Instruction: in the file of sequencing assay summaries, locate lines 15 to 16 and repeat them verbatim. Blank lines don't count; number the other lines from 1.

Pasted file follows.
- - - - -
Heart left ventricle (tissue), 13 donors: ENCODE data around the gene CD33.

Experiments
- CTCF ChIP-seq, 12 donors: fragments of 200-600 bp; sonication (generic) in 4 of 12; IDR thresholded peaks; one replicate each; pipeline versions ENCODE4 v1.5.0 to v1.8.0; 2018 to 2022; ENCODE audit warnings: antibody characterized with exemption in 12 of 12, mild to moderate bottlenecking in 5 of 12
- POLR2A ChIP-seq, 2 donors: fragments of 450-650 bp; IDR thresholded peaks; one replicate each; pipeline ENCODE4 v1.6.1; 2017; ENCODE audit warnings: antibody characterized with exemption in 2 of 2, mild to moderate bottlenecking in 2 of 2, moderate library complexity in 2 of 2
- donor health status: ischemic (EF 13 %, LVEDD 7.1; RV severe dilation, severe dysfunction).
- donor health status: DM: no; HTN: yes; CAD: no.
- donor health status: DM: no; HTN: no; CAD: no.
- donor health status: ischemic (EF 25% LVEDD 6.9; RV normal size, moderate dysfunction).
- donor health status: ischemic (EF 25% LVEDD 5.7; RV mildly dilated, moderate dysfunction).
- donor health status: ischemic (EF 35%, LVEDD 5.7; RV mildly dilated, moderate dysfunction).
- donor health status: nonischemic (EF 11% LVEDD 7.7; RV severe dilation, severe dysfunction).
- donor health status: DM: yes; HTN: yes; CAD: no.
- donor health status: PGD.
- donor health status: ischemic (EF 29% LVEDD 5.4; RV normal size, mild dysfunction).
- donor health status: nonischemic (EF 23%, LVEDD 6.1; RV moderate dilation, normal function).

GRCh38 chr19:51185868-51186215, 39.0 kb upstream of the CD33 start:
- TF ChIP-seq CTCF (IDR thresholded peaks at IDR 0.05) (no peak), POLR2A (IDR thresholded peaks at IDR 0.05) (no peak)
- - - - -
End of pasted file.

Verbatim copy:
- donor health status: nonischemic (EF 23%, LVEDD 6.1; RV moderate dilation, normal function).

GRCh38 chr19:51185868-51186215, 39.0 kb upstream of the CD33 start: